New Orleans cyberattack attack to cost the city $7M, mayor says

The bill to restore New Orleans' computer systems after a December 2019 cyberattack is currently about $7 million and continues to climb, Mayor Latoya Cantrell told local FOX affiliate WVUE.

New Orleans has $3 million on hand from its cybersecurity insurance policies. However, the city will have to take a hit to pay the remaining $4 million or more.

"This is something that we have to deal with as a city and it is an expense that we also have to eat as a city. It speaks to the priority of infrastructure that has always been a priority of mine and it also speaks to the real push for maintenance of infrastructure. This will be ongoing," Ms. Cantrell told WVUE.

City officials are handling an extensive backlog of data entry and requests after manually operating the city government since the attack. It will take months to rebuild its network. However, the city was spared when its IT department shut down its computers to stop the spread of the ransomware.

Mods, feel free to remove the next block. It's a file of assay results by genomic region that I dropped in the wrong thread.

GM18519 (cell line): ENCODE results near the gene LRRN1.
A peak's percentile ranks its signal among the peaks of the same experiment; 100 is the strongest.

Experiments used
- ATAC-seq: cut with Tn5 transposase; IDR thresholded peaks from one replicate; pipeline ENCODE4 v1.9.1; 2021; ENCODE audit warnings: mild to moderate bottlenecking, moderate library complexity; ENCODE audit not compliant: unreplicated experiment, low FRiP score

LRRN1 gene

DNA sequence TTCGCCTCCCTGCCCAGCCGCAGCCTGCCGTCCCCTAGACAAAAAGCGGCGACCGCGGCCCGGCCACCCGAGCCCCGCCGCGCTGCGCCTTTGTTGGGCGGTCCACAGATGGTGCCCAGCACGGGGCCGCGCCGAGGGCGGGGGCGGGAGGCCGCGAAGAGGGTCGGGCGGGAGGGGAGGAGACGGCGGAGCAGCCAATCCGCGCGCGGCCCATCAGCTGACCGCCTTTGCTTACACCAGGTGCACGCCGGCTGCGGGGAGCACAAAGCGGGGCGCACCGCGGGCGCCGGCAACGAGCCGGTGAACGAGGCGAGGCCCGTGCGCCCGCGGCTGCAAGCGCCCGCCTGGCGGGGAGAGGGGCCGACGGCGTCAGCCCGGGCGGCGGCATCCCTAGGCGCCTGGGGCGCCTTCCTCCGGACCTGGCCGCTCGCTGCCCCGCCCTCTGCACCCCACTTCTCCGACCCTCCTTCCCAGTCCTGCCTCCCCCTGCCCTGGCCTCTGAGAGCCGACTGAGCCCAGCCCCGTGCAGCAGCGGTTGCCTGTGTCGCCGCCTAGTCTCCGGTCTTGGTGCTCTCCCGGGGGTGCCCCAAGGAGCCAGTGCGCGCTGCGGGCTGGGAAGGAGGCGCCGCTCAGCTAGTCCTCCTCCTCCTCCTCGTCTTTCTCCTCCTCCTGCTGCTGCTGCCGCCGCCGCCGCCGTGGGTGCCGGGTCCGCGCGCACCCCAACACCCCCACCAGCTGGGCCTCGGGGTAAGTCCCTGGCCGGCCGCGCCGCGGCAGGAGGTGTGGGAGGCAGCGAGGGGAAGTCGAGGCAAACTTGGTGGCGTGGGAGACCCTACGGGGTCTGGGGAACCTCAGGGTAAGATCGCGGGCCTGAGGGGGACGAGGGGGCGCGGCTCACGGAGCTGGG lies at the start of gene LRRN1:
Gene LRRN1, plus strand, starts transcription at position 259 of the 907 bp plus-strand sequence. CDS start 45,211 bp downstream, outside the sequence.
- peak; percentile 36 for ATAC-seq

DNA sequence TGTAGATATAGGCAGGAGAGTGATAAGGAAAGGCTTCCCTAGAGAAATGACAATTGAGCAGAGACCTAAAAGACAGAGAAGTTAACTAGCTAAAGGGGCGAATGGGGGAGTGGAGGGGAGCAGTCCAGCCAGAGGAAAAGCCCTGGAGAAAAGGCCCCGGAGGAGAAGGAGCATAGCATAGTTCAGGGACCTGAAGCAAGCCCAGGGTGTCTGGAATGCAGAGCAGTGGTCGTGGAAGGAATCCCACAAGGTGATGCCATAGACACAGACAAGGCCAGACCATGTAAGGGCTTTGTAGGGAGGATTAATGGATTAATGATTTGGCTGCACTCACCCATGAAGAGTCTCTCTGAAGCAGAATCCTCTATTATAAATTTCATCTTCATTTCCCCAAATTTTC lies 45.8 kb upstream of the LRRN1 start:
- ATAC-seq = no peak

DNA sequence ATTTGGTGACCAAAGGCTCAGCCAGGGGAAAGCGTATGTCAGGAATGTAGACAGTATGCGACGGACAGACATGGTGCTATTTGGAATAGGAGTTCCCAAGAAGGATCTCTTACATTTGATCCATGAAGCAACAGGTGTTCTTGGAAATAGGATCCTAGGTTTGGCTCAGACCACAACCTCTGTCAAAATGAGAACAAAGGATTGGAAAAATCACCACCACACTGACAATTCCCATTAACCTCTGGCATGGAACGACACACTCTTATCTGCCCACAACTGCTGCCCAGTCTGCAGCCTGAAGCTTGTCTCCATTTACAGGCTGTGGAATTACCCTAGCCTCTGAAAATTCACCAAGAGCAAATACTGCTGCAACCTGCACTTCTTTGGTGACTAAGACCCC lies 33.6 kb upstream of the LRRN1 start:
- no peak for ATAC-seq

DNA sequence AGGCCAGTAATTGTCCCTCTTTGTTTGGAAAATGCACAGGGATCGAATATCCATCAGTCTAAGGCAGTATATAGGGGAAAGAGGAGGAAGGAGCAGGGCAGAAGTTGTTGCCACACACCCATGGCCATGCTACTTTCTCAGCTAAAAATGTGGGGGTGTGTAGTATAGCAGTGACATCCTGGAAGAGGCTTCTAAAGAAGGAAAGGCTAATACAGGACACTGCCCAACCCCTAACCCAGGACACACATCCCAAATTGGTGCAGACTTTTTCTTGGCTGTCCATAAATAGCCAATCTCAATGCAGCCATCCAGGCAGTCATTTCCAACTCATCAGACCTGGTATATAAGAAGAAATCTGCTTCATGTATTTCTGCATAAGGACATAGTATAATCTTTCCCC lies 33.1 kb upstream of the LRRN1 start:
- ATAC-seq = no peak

"Now, we're in the stabilization period. We are trying to rebuild what we had to turn off essentially and what is a long, laborious, time-sensitive process, and that's where I am telling staff and employees we're looking maybe at a six- to eight-month window before actual normalcy starts to integrate all of our systems," Chief Administrative Officer Gilbert Montano told WVUE.

No ransom was ever demanded or paid by the city. However, the city must now spend millions of dollars to buy new computers and improve its IT infrastructure.

"Cleaning over 3,400 computers was necessary in that recovery. We realized we would lose some of those computers because we also [must] build a stronger cybersecurity platform and on that new platform certain antiquated devices just could not be recovered [and] would not operate in this new platform," said New Orleans CIO Kim LaGrue to WVUE

More articles on cybersecurity:
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Former NYC hospital employee pleads guilty to hacking coworkers' emails

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